Macbeth's filthy witness
Like the Spectator's immensely distinguished television critic, I very seldom watch television if I can help it. This may be due in part to some disreputable class prejudice, but I would prefer to believe it comesfrom a reasoned objection to the false picture of modern life shown on television, which is as insulting to human powers of perception as it is unpleasing to the refined or educated sensibility. The only programme I watch regularly is Independent Television's News at Ten, on the off-chance that it will be one of those nights featuring Anna Ford and Reginald Bosanquet as presenters. That miraculous combination, it seems to me, provides the only evidence we have yet seen that television can aspire to produce a work of art.
The news, of course, is invariably ghastly. First we have the lovely, elliptical face of Anna Ford, gabbling in a vaguely concerned way about strikes, closures, horrible murders, earthquakes in Bangladesh and things too horrible to imagine in Iran. What can all these frightful things mean to a girl who is so beautiful, so gentle, so obviously intelligent and kind? Has a country in decline ever had such a fair minstrel to sing it on its way? And then it is Reginald's turn. Knock, knock, knock! Who's there, i' th' name of Belzebub? Here's a farmer, that hanged himself on the expectation of plenty . . . here's an equivocator that could swear in both the scales against either scale . . . here's an English tailor come hither for stealing out of a French hose; come in, tailor, for here you may roast your goose. Come in Jim Slater, come in Eric Miller, come in Lord Brayley, come in Lord Kagan. News at Ten, as I see it, has an essential part to play in the story of our national decline and collapse, the exact equivalent of the Porter scene in Macbeth after Duncan's murder, with Bosanquet playing the character which of all Shakespeare's roles I have most coveted: Anna Ford. Was it so late, friend, ere you went to bed, That you do lie so late?
Bosanquet. Faith, sir, we were carousing till the second cock: and drink, sir, is a great provoker of three things.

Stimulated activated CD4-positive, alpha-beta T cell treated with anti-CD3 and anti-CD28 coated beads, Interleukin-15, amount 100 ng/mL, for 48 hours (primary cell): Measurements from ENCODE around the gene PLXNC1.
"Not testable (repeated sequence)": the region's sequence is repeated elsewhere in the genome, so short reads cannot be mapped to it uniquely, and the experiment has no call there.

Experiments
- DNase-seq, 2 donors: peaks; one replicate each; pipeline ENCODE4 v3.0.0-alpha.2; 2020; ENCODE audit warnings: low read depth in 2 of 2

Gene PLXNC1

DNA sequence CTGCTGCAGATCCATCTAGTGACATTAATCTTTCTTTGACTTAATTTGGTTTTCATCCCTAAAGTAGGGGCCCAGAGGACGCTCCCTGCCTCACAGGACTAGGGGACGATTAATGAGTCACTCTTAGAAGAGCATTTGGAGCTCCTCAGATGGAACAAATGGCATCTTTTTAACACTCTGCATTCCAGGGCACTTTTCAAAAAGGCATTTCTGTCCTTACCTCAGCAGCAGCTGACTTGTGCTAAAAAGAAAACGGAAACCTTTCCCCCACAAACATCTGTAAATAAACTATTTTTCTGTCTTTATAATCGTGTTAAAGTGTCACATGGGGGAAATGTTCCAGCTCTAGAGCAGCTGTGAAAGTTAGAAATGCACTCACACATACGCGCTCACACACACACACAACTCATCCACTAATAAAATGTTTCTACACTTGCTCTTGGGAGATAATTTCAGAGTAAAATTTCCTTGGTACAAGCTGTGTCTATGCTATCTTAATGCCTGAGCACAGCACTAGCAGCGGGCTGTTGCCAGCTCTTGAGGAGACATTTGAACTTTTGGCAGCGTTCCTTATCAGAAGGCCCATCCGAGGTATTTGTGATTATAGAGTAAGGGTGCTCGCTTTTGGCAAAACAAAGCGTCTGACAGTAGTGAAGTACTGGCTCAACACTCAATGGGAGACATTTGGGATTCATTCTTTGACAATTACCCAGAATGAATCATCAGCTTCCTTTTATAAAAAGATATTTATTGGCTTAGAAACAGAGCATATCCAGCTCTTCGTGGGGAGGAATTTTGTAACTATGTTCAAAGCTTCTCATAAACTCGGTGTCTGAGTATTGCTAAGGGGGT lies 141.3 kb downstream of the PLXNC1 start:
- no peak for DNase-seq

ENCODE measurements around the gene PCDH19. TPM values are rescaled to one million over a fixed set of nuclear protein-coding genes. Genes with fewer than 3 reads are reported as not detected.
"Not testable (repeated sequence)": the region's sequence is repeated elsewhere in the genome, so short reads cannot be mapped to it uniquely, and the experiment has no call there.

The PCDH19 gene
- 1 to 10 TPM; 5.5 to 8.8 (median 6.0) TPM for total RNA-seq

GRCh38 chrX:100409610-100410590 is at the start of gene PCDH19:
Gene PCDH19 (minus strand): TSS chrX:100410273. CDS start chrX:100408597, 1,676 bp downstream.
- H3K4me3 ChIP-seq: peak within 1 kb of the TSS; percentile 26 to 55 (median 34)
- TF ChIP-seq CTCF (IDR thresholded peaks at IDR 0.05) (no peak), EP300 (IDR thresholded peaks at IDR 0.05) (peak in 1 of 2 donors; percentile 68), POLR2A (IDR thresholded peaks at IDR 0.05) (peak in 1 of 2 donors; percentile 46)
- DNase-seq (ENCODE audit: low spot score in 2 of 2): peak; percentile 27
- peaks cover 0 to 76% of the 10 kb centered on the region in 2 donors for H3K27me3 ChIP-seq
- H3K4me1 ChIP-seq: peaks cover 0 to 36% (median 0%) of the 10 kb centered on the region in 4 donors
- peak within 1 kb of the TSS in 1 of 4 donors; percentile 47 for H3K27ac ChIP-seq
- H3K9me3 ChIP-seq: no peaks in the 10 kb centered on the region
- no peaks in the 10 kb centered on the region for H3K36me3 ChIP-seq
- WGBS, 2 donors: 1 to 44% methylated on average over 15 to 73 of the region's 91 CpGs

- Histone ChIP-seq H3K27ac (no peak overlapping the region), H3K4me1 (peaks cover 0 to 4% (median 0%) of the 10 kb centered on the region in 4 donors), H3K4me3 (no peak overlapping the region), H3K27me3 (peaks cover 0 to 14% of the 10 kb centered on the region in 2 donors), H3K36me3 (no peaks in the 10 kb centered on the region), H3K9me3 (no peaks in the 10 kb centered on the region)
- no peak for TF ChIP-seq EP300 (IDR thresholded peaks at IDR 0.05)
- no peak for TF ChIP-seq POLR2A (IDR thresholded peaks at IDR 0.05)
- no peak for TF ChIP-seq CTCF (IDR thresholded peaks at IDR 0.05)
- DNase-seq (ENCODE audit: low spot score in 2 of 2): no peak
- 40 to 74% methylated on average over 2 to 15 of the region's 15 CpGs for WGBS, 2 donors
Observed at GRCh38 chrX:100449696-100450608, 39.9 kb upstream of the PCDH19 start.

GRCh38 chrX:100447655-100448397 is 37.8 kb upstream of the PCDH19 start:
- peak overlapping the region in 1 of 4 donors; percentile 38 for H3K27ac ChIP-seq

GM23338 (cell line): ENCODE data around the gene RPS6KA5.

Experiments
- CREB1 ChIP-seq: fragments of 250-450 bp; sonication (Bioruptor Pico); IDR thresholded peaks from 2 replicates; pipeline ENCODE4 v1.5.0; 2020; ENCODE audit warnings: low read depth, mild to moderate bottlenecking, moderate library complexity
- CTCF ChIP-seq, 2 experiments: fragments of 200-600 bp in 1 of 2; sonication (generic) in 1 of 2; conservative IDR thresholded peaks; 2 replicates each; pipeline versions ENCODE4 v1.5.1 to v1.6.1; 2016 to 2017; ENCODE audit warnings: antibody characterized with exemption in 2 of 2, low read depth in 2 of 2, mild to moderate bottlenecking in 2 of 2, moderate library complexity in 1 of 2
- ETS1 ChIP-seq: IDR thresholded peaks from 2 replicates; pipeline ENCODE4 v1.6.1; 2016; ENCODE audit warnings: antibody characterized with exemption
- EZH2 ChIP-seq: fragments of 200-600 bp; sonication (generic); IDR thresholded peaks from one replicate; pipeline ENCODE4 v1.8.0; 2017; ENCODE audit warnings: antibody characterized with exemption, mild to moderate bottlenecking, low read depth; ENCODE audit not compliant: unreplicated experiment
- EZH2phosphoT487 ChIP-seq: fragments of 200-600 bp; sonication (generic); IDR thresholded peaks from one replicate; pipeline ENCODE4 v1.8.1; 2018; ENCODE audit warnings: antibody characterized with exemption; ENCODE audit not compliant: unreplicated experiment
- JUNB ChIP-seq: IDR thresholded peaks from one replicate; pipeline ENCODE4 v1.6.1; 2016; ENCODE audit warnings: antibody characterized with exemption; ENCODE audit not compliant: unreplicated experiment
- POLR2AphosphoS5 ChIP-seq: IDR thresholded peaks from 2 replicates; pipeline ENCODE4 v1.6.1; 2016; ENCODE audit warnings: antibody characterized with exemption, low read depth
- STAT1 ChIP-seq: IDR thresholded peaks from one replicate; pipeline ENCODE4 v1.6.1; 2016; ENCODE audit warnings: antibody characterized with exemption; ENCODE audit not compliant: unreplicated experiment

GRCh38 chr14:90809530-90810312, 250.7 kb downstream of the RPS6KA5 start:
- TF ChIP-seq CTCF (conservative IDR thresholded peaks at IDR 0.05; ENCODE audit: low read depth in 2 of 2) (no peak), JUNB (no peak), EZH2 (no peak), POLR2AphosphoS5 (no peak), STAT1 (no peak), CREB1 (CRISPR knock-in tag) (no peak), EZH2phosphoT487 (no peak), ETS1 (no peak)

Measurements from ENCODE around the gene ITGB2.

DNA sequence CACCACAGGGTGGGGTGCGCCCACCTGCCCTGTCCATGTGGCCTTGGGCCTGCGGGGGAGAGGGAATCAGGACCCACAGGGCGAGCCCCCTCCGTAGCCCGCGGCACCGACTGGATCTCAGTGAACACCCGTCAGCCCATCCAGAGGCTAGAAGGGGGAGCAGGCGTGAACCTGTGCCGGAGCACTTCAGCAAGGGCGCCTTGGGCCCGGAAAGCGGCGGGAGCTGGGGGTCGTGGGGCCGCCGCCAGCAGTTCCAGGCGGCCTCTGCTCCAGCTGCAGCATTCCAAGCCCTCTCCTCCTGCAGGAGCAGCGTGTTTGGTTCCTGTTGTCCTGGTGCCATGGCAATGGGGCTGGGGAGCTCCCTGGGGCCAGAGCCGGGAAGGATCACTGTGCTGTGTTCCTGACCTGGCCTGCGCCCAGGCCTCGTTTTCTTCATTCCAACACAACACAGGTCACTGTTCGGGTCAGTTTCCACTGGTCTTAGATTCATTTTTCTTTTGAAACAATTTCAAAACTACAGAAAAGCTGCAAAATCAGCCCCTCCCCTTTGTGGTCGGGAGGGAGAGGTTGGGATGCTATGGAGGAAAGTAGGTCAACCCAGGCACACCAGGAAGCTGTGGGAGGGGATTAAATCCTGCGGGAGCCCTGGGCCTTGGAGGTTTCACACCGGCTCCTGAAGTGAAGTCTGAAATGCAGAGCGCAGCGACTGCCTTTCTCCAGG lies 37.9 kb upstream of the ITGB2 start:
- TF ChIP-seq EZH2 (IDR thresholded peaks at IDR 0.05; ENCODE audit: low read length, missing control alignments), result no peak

Anna Ford. What three things does drink especially provoke?
Bosanquet. Marry, sir, nose-painting, sleep and urine.
One searches in vain through Racine and Corneille, through Aeschylus, Sophocles and Euripides for any equivalent to the Porter scene in Macbeth. One searches in vain through Columbia Broadcasting, Radiodiffusion Television Francaise, the Canadian and Australian Broadcasting' Corporations, even Telefis Eireann, for any equivalent of Reginald Bosanquet and Anna Ford. The idea of putting them in harness — Beauty and the Beast — may be one of the oldest and corniest in showbusiness, but on this occasion, as I say, it has produced our only contemporary work of art, the one indication that Shakespeare's genius, and the national spirit which responded to it, survive in these barren and unseemly times.
So it was with mixed feelings that I turned on my television set last Thursday to discover that the News at Ten had been replaced by the real thing — a thoroughly modern version of Macbeth, with our tragic hero in Brylcreem looking like an epileptic Denis Compton, his wife like a nun in a comic strip. Was this a refinement of the original joke, an attempt to portray the panorama of world events through the whole play, rather than just the Porter scene? No, the news had been moved forward. This was something altogether more dismal — an attempt to show that modern England has got something to say about Shakespeare, something to add to our national culture's one exalted moment. What a commentary it made on modern England!